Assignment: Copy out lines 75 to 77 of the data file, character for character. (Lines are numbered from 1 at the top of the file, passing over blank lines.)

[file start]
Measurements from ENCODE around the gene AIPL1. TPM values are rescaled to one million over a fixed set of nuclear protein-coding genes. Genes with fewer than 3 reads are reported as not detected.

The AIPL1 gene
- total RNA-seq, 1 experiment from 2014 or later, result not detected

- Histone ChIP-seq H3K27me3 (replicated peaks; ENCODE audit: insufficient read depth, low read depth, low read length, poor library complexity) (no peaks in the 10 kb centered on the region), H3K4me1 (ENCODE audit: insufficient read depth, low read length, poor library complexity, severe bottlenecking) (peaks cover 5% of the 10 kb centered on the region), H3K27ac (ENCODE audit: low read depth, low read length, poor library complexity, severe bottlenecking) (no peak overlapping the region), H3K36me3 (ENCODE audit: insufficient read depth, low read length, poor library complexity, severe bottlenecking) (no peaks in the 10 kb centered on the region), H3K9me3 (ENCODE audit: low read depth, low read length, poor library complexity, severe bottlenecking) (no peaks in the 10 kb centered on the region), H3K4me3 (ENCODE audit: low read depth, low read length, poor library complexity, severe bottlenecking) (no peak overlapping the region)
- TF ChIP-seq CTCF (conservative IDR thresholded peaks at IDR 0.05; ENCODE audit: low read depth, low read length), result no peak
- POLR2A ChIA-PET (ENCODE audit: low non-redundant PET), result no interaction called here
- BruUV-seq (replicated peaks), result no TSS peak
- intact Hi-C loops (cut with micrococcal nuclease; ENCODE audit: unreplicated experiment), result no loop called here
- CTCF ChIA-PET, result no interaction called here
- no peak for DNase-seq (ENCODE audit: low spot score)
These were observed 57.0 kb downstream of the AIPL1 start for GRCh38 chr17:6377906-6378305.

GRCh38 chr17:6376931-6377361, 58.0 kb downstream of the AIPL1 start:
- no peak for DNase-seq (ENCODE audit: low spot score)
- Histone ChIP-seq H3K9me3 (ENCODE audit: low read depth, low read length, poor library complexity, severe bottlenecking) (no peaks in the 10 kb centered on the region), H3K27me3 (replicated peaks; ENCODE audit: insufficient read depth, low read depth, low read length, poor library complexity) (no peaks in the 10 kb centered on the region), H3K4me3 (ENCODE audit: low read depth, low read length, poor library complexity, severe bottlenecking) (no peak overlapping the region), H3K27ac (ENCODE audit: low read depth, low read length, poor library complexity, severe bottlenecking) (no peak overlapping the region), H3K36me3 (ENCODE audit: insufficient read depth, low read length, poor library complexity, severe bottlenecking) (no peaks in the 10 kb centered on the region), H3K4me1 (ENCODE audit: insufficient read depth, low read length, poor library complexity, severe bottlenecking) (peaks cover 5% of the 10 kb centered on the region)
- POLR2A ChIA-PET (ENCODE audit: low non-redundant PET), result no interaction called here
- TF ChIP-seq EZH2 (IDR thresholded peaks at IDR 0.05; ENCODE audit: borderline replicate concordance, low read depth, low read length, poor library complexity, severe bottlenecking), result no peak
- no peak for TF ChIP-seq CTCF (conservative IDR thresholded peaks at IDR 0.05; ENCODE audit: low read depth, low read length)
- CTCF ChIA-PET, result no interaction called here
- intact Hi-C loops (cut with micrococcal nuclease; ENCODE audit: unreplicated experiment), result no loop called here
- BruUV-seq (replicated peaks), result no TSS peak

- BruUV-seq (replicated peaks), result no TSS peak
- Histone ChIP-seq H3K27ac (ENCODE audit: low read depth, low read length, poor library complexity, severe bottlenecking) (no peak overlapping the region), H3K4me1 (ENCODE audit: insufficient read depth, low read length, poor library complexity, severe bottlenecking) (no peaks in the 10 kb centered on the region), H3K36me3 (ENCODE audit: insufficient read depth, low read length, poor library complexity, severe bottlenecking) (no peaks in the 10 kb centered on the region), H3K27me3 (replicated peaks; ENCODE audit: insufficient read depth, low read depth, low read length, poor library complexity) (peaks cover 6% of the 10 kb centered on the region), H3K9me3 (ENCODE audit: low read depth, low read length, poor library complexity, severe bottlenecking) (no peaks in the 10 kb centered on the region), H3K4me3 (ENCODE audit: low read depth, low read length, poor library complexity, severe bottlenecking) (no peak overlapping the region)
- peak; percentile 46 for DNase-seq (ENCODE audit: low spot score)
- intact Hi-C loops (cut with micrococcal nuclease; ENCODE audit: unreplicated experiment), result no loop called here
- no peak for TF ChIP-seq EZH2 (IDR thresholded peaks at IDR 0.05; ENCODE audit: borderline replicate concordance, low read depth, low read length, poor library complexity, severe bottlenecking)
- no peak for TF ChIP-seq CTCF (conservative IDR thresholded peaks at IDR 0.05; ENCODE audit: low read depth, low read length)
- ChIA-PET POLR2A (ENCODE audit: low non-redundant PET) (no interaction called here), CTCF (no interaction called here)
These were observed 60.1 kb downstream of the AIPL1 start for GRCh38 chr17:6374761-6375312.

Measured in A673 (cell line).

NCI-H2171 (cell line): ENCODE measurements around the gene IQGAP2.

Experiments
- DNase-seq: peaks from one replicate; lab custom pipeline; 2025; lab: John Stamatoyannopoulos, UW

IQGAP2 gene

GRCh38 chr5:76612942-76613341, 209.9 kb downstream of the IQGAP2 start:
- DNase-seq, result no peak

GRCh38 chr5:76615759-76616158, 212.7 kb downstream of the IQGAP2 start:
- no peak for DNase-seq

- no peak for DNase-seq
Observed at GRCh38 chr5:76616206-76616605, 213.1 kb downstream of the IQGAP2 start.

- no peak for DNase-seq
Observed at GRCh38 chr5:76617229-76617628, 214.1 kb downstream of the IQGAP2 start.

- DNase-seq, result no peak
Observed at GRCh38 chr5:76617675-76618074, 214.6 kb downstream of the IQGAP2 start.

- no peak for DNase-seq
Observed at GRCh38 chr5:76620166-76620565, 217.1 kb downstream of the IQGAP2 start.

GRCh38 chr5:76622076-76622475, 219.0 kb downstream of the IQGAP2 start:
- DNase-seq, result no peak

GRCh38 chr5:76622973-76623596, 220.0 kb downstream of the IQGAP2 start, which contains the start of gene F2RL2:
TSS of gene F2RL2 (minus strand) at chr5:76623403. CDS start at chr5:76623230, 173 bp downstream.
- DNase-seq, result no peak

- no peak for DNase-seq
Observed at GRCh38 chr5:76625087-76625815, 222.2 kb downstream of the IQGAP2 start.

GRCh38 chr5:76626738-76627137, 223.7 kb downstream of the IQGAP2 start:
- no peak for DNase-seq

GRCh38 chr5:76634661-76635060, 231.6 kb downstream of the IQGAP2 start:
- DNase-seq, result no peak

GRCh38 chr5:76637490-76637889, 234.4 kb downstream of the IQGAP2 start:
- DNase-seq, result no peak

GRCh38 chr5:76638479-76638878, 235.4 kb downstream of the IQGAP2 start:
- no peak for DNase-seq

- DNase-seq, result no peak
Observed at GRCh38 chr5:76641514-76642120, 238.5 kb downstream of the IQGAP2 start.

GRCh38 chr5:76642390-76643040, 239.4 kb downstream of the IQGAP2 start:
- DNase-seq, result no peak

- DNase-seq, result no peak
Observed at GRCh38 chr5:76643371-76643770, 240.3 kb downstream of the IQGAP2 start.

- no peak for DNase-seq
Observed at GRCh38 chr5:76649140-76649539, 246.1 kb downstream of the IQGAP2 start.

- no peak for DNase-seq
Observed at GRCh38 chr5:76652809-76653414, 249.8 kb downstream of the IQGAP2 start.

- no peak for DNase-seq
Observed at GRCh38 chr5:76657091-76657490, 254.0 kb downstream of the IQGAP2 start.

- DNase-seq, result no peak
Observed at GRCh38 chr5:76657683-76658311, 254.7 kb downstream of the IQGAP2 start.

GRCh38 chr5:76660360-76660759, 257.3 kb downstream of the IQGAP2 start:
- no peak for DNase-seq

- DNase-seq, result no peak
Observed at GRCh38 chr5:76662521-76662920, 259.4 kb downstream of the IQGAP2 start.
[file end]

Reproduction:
GRCh38 chr5:76660360-76660759, 257.3 kb downstream of the IQGAP2 start:
- no peak for DNase-seq

- DNase-seq, result no peak